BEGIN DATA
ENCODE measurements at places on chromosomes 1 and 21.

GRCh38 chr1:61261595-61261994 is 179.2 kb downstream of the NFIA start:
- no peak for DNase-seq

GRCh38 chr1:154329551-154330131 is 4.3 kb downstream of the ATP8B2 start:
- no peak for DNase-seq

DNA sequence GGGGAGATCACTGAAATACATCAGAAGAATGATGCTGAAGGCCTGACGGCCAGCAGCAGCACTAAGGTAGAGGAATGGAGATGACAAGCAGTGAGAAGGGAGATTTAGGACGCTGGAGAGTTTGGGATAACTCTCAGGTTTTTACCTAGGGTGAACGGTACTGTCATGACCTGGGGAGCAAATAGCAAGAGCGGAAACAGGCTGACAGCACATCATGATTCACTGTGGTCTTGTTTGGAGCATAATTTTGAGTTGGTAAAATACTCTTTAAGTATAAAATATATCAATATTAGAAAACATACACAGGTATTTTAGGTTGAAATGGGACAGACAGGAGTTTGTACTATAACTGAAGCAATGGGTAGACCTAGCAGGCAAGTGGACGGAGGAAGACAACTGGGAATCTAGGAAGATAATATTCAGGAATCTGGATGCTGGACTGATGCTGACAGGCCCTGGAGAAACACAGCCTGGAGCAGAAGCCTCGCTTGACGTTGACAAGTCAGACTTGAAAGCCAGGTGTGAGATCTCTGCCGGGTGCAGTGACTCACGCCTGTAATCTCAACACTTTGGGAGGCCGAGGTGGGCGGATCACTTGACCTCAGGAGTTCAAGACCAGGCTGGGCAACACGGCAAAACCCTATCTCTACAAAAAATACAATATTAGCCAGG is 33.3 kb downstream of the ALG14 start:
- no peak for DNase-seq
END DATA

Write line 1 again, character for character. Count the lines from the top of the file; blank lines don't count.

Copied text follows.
ENCODE measurements at places on chromosomes 1 and 21.